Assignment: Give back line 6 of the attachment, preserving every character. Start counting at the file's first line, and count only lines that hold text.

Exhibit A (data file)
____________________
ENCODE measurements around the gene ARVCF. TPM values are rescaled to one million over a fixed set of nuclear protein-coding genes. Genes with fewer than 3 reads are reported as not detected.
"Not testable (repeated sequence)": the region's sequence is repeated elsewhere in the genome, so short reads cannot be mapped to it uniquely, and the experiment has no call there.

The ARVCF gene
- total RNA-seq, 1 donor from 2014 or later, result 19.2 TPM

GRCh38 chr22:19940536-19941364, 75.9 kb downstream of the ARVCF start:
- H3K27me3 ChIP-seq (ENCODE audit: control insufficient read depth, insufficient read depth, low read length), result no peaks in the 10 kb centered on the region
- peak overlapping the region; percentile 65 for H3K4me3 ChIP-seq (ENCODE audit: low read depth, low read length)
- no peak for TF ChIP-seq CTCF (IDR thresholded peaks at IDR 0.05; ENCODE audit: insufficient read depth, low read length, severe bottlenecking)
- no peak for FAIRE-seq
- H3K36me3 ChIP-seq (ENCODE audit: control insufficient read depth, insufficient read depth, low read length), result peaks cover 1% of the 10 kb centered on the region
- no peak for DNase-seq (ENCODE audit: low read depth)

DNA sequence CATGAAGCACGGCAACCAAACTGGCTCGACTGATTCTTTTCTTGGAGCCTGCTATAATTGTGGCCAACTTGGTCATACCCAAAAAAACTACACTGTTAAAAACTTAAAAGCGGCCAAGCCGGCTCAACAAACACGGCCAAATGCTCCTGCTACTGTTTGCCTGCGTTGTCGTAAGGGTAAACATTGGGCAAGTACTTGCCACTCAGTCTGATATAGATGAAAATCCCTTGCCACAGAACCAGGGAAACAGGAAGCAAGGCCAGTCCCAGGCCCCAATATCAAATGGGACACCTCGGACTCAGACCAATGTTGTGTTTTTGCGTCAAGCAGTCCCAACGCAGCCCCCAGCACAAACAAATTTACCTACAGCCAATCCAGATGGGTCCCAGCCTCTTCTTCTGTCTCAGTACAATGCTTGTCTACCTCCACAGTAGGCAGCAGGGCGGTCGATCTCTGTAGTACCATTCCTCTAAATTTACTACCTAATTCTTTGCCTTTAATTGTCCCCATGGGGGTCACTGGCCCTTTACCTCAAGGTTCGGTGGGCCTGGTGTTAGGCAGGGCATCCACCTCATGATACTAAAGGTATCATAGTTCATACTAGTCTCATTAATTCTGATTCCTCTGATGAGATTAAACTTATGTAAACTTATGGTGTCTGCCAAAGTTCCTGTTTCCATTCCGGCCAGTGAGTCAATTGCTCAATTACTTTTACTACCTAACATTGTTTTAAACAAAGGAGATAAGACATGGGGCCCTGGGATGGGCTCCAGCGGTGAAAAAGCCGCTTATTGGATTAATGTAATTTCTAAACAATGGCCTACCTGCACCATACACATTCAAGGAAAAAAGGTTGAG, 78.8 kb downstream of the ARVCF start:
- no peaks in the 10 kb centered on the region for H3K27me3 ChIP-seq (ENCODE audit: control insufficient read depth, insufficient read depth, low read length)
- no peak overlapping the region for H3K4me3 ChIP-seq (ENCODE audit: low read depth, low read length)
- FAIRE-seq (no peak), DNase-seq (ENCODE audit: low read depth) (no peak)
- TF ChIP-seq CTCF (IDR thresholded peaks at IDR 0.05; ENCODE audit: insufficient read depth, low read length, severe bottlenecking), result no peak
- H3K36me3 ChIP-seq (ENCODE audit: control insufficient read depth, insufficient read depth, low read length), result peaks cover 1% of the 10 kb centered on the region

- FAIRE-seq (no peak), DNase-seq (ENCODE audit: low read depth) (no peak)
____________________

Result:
- H3K27me3 ChIP-seq (ENCODE audit: control insufficient read depth, insufficient read depth, low read length), result no peaks in the 10 kb centered on the region